The poem that I have chosen to work with, “The Hand That Signed the Paper,” seems especially potent to me. The poem was written when Thomas was only nineteen, and his youth shows. The poem is painted in broad strokes and is not as nuanced as his later poetry, but still comes from a sophisticated mind. It is an elegant example of the kind of historical knowledge and awareness of tradition that T. S. Eliot argued any good poet ought to have. 1 Ezra Pound described the artist (and poet) as “The antenna of the race, the barometer and voltmeter” 2 Allen Ginsberg described himself as “the Defense Early Warning Radar System.
” 3 “The Hand That Signed the Paper” is written with qualities of both characterizations of poets as social detectors. The poem was written in 1933, a year after Germany began re-armament4 after its military was deconstructed by the Treaty of Versailles. The poem challenges the political and social attitudes of Western Europe as it reframes Weimar Germany as victim to the synecdochic hand. The consequence of those attitudes (Thomas as “Early Warning Radar System” would argue) is Germany’s rapid reorganization towards Nazism. The content of this poem is of a much greater depth than the form.
The poem is organized simply: four sentences as stanzas, each with four lines. The poem follows a timeline of war; through: battle, treaty, effect and history. This organization serves to be a “formally watertight compartment of words, preferably with a main moving (narrative). ” 5 Thomas strived for this kind of formal structure for most of his poems, although sometimes he dismissed with a rhyme. Thomas’ word choice, historiography play and powerful imagery cooperate to produce an insightful poem that touches on war responsibility, government politics and the abilities of men.
Thomas became renowned in Britain among contemporary poets and critics for his modernist surrealist techniques; his “prowess for combining intellection with feeling” 6 in his poetry. This particular poem achieves that lofty goal of combination through its distinctive and effectual words. Thomas uses metaphor and metonymy throughout this poem. He metonymically links kings and fingers to nations at war; the titular hand is linked to the convention at Versailles of Britain, France, Italy, Japan and the United States.
Reviewing the first stanza, Thomas is able to distill a years-long war down to a single sentence using these techniques. Thomas uses a degree of repetition at the beginning of this poem by repeating its title. The title would seem to imply a disembodied hand, and so the first line has an almost comical tone. This is transformed immediately by the second line, which begins with a phrasing that shifts the meaning of “The Hand. ” “Five sovereign fingers taxed the breath. ” This modifies the understanding of the hand to something that has a political and authoritative power.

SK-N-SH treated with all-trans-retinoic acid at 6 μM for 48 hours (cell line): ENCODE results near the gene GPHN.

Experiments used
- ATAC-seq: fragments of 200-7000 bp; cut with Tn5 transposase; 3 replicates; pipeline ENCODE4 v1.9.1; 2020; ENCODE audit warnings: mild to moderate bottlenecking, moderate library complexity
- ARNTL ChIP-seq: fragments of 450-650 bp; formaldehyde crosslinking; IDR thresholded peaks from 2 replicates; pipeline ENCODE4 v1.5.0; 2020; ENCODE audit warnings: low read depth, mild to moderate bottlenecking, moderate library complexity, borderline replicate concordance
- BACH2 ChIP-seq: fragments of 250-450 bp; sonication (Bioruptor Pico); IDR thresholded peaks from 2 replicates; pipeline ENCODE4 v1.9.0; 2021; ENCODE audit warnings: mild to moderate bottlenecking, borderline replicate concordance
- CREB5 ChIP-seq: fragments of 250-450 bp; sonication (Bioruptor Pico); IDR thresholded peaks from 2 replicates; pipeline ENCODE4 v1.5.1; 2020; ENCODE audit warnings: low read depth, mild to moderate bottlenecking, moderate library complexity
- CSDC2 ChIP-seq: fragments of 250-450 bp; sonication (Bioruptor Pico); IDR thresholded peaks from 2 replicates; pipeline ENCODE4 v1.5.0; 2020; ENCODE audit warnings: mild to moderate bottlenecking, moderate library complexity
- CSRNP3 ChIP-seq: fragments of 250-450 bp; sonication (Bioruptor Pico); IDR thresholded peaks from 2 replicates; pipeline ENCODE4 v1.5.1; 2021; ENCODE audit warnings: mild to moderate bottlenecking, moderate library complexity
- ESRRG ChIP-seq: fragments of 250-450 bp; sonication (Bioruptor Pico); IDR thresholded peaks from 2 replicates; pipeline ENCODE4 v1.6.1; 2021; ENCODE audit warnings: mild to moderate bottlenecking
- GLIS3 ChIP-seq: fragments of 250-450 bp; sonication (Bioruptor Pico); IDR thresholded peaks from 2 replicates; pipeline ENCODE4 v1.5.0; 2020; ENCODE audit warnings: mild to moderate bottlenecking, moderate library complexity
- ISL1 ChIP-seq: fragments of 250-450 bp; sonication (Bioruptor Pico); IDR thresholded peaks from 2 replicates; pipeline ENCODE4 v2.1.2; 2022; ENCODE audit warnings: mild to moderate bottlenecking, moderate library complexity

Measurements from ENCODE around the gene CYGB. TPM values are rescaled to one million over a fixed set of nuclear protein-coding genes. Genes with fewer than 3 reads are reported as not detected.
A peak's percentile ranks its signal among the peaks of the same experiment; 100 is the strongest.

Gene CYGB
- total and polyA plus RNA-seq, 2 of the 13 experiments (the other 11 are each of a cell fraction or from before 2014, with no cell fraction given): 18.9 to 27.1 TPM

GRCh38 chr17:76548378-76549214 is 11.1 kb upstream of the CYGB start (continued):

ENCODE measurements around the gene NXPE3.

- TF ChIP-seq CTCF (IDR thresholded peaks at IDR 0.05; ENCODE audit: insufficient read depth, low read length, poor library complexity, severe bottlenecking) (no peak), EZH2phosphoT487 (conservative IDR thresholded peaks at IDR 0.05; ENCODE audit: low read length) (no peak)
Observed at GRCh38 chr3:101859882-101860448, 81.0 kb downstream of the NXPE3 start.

Thomas’ use of the word “tax” is equally interesting, as tax (in this context) could mean either forcing economic burdens, or, (with a slightly more literal reading) making the physical act of breathing burdensome. The third line “Doubled the globe of dead and halved a country;” is morbid and striking with its cold, harsh tone. The imagistic juxtaposition of “globe of dead” (globe being, by definition, whole) and “halve of country” brings a heavy reality to the poem and is a reminder of its macabre subject.
The final line in the first stanza finally aligns the poem within its historical context and figuratively presents the resolution of World War I as five kings murdering a sixth. With that defeat, discourse begins. The second stanza follows the poem’s timeline as it moves through the culmination of battle towards post-war diplomacy. The hand is referenced again, emphasizing both its narrative and its connotation. The hand’s finger joints are described as being “cramped with chalk. ” This positions the hand as being after it’s drafting of that signed paper.
The image of the hand leading to a sloping shoulder and not simply touching, is also ripe with implication. It implies an ignorance of the consequent actions of the body of that shoulder. As if simply; only a slight attempt has been made at rectification. The stanza is closed by the phrase “A goose’s quill has put an end to murder / That put an end to talk. ” There is a concept of war or death putting an end to dialogue present here. This phrase could be a reference to the assassination of Archduke Ferdinand, or could be a reference to war ending the freedom of speech and being a result of the failure of diplomacy.
Thomas’ use of the “goose’s quill” in his poem is an injection of aristocratic and bureaucratic imagery. During this time period, treaties would have most likely been signed using fountain pens, but the poetic treaty is still signed with a goose quill. If the second stanza deals mainly with the drafting and introduction of “the paper. ” than the third stanza describes the effects of the treaty; and its concern is of the consequences for that sloping shoulder. There is bitterness in this stanza as the treaty is considered to be a disaster in biblical terms.
The fever, famine and locusts that are referenced are allusions to the Old Testament. This biblical allusion is reinforced in the final stanza, when Thomas speaks of a “hand rules heaven. ” The fever and famine in the poem could be accurate words to describe the period of extremely high inflation that the German citizenry were burdened with after WWI and the restrictions imposed by the Treaty of Versailles. Locusts, as one of the Plagues of Egypt, are analogous to fear; and could easily be compared to the genesis and rapid, powerful growth of the Nazi party.